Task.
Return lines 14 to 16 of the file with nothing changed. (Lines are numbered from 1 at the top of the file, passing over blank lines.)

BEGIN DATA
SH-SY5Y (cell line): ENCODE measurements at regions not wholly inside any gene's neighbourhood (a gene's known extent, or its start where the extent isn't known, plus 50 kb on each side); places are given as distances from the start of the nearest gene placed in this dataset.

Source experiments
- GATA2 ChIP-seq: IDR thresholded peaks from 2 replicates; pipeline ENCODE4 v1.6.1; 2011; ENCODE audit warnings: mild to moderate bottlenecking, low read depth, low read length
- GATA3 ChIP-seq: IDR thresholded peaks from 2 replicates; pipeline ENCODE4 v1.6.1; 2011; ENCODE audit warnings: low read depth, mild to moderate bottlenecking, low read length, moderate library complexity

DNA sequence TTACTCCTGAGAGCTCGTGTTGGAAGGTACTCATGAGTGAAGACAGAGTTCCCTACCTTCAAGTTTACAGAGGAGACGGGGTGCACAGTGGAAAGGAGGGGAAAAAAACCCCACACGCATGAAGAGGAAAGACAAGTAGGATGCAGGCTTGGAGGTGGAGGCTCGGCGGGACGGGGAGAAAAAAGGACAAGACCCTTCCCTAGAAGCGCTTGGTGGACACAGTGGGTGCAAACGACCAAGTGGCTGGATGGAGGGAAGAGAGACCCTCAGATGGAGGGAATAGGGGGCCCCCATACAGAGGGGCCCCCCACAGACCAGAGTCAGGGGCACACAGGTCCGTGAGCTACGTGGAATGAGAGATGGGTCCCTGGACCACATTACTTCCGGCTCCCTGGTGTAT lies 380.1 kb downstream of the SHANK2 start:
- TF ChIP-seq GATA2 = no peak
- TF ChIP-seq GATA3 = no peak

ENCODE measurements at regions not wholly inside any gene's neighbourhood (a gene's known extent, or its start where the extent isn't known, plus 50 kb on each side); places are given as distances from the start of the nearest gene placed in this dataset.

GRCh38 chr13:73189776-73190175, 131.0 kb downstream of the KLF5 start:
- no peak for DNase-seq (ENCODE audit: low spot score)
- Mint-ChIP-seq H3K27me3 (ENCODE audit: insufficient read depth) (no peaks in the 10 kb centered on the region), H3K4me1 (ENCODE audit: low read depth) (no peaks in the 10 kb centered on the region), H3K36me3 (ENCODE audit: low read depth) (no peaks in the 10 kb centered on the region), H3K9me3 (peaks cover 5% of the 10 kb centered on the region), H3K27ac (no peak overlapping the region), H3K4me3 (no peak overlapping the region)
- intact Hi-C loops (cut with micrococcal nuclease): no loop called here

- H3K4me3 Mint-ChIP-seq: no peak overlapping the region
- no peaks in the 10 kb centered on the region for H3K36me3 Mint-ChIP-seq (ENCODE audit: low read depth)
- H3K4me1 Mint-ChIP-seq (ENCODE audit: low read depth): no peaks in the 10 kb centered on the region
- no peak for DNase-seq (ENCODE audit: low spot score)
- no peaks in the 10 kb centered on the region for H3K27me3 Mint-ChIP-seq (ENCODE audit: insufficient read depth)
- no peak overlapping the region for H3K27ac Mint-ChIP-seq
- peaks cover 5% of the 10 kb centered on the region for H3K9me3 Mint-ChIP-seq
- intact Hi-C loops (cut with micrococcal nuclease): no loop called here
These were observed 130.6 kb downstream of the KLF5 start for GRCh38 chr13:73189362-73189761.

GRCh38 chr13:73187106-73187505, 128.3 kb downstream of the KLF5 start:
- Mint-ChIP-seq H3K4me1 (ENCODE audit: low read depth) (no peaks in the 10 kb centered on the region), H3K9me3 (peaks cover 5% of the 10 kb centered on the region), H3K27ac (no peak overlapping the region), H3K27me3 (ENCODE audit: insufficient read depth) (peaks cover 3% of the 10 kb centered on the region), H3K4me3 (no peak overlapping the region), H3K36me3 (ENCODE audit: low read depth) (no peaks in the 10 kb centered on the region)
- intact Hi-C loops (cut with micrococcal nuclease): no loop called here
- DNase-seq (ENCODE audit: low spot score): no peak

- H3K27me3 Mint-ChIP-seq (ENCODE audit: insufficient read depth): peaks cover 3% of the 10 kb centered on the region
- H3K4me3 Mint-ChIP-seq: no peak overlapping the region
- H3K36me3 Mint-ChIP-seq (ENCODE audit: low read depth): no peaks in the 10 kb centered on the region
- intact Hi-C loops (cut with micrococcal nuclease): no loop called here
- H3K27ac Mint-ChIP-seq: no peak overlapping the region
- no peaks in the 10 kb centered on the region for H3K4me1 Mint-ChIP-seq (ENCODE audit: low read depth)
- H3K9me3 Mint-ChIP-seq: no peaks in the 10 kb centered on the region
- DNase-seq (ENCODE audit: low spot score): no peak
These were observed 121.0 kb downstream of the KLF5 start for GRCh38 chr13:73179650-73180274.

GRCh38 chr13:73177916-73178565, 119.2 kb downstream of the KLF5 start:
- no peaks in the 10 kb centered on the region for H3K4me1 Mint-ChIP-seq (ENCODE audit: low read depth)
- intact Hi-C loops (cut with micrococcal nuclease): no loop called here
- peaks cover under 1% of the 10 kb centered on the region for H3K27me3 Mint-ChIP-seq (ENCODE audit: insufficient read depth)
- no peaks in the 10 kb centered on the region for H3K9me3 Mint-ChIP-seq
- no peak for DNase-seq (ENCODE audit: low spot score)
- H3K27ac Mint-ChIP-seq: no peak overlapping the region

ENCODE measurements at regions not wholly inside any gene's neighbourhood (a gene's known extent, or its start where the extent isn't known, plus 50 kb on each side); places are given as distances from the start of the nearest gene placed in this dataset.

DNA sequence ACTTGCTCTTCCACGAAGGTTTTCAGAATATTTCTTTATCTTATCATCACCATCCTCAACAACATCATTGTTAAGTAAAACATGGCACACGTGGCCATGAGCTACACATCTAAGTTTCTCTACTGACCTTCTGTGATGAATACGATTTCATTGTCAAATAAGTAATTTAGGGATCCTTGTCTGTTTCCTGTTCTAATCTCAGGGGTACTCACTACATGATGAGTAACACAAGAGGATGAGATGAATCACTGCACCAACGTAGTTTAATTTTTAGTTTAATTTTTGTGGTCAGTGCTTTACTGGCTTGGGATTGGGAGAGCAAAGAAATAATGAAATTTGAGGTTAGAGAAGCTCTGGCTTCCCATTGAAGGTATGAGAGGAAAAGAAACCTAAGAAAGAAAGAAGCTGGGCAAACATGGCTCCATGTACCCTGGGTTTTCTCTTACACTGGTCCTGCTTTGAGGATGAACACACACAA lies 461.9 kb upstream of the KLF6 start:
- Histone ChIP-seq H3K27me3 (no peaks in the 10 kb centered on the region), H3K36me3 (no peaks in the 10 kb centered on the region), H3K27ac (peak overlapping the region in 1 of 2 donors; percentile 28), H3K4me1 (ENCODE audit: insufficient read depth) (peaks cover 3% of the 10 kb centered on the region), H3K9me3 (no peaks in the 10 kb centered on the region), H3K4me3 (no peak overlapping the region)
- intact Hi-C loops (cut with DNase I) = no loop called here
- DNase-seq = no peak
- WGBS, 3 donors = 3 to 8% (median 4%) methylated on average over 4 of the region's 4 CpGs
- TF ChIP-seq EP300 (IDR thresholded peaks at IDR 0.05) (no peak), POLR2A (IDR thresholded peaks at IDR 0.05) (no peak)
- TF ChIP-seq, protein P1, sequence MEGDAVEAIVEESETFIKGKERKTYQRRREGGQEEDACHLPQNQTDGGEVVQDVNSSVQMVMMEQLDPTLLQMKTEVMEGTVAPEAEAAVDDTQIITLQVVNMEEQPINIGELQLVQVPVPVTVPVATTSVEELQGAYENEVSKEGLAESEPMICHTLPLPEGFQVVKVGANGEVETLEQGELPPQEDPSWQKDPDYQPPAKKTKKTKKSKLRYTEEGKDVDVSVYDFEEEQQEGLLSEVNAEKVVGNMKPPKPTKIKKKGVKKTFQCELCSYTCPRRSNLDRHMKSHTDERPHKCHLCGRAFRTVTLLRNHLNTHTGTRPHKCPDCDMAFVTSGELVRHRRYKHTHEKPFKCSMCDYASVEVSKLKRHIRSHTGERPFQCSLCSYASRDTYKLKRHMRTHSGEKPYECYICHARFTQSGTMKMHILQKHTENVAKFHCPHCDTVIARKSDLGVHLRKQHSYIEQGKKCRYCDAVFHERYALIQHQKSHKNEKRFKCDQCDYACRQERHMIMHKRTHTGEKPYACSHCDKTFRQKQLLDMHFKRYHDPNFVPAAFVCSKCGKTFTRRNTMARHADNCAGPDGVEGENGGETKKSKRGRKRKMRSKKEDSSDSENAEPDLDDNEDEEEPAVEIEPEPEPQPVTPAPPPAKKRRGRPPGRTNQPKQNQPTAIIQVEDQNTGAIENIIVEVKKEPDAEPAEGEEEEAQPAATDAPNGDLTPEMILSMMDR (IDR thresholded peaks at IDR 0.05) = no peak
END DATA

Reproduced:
- no peaks in the 10 kb centered on the region for H3K36me3 Mint-ChIP-seq (ENCODE audit: low read depth)
- H3K4me1 Mint-ChIP-seq (ENCODE audit: low read depth): no peaks in the 10 kb centered on the region
- no peak for DNase-seq (ENCODE audit: low spot score)